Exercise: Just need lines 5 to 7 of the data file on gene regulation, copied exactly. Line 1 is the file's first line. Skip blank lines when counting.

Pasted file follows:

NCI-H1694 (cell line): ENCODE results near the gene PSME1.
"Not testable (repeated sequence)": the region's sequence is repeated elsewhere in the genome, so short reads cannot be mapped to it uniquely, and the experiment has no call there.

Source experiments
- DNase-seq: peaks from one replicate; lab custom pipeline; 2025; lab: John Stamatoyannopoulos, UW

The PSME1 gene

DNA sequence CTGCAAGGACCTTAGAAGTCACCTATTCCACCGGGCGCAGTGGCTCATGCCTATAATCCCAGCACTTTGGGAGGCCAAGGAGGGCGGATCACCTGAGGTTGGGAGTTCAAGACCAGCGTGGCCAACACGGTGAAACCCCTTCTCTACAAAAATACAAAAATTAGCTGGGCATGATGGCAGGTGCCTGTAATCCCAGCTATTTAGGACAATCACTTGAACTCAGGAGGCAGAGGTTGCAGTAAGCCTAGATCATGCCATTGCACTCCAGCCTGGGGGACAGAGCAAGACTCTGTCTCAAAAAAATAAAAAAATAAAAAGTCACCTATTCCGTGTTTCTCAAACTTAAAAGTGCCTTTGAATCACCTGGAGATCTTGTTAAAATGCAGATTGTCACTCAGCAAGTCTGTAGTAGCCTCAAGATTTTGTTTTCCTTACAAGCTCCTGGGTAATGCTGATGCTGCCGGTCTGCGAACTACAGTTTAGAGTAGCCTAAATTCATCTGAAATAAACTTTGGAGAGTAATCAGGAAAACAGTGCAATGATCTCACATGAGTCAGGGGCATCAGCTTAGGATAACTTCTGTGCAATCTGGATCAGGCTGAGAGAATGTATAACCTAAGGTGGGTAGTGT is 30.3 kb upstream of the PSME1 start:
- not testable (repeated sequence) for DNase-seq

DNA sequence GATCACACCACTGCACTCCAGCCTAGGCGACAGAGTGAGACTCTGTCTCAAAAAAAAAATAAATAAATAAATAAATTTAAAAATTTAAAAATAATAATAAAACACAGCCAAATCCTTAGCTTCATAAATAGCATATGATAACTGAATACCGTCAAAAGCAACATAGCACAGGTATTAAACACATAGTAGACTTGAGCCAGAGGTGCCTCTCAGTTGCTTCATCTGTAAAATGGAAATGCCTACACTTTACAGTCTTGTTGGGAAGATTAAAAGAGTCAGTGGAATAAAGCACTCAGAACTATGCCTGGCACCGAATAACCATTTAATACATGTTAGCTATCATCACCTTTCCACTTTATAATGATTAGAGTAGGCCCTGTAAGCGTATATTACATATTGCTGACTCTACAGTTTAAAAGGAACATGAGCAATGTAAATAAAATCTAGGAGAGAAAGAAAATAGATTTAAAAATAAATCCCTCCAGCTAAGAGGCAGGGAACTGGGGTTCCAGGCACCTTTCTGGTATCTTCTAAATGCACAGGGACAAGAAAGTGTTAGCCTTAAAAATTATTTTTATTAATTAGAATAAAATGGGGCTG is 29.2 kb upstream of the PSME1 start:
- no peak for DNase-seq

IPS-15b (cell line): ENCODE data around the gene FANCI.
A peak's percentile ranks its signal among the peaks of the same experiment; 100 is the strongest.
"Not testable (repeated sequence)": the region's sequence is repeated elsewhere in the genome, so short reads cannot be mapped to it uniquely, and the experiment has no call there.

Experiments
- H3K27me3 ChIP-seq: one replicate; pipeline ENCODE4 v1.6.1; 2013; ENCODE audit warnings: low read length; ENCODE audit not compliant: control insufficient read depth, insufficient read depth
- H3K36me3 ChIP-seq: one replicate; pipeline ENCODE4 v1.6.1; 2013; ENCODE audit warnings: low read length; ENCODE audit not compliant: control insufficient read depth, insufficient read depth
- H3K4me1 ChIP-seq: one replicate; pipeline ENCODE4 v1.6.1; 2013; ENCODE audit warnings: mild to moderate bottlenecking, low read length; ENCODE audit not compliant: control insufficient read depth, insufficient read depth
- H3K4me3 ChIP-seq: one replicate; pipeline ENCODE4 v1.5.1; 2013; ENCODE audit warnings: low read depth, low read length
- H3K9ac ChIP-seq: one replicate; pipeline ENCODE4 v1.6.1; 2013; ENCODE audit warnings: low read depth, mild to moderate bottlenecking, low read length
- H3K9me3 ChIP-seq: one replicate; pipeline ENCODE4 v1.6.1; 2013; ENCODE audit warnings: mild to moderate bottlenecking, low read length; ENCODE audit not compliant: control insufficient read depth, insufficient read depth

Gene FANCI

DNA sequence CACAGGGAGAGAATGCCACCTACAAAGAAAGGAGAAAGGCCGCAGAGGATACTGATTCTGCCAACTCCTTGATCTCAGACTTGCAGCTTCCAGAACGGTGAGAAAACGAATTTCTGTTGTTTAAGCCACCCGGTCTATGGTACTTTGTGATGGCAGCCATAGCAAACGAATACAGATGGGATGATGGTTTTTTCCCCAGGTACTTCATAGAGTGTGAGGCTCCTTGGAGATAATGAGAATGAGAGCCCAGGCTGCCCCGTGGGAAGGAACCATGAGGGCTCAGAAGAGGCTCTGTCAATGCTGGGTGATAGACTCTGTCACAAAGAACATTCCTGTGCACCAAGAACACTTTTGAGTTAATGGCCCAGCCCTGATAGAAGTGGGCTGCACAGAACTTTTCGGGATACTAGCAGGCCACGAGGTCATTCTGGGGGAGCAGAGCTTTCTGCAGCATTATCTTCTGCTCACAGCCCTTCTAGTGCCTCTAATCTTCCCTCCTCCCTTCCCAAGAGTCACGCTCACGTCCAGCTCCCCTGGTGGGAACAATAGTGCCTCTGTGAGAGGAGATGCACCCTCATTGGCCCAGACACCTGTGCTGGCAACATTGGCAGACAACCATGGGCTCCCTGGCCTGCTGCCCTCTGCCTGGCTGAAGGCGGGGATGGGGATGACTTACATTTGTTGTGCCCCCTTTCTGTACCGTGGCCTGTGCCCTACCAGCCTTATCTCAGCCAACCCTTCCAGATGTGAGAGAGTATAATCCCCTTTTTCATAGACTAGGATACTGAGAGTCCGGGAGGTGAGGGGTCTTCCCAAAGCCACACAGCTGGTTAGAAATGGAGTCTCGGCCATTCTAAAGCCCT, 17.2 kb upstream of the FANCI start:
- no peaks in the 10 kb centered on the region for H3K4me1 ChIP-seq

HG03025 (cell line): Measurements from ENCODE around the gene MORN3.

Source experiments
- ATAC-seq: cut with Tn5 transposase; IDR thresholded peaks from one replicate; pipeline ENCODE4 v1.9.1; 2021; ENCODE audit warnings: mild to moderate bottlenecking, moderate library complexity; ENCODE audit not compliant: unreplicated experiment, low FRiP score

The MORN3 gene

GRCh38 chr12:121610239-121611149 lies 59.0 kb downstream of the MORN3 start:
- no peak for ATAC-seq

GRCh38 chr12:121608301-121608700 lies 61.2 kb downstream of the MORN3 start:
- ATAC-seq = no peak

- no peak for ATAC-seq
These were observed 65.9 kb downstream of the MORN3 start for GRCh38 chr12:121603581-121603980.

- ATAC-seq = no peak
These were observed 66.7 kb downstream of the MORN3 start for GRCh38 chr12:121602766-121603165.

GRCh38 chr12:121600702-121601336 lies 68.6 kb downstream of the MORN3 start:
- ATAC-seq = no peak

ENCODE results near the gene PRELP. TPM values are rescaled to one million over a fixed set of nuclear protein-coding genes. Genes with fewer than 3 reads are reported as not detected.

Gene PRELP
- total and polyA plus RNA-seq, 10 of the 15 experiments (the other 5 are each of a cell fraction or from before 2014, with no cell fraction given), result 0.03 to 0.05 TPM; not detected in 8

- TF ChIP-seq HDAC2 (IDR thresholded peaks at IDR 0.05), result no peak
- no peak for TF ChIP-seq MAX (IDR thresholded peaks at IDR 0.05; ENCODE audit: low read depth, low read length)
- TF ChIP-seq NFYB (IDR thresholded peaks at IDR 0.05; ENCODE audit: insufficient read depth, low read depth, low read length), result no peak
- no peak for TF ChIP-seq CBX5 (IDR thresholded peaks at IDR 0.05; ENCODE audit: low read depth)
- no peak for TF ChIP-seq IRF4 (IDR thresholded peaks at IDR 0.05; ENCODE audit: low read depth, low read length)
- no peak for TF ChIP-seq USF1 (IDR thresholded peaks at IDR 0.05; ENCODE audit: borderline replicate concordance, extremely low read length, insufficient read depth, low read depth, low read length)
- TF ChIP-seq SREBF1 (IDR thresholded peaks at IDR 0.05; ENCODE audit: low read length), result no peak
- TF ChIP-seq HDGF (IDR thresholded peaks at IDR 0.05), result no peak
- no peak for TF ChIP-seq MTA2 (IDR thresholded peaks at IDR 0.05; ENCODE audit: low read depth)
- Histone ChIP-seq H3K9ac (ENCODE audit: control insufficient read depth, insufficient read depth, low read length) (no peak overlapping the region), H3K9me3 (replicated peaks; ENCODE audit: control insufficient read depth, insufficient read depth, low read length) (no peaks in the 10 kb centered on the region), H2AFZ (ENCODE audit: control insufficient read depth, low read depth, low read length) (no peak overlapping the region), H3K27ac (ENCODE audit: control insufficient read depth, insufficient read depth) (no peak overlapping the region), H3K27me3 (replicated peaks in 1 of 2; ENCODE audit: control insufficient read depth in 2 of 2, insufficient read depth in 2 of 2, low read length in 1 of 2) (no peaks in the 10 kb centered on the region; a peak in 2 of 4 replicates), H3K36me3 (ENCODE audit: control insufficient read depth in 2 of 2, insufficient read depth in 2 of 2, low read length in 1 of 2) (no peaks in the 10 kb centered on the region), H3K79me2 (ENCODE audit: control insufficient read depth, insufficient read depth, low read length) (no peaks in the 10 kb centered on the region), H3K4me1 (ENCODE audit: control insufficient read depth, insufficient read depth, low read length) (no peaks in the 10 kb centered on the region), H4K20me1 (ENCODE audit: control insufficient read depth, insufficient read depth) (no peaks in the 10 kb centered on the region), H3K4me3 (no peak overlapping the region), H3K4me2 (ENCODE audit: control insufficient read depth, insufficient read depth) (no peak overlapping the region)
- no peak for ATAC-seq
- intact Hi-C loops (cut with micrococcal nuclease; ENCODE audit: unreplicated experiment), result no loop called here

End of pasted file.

The PSME1 gene

DNA sequence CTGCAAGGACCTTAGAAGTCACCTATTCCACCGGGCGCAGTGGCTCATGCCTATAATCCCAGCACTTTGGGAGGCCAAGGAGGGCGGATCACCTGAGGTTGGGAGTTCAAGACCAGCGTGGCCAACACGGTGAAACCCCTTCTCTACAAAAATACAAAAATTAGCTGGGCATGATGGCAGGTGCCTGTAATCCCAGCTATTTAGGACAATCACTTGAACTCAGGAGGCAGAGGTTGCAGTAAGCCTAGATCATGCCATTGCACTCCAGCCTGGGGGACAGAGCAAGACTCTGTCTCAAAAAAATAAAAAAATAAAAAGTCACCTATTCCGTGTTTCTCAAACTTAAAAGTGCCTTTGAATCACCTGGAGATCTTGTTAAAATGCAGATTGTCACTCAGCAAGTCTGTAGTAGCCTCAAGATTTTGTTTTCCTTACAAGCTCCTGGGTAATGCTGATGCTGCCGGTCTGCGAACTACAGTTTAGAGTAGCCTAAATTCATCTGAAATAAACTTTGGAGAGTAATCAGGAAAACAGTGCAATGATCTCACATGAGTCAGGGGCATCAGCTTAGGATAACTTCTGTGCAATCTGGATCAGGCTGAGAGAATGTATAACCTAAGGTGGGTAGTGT is 30.3 kb upstream of the PSME1 start:
- not testable (repeated sequence) for DNase-seq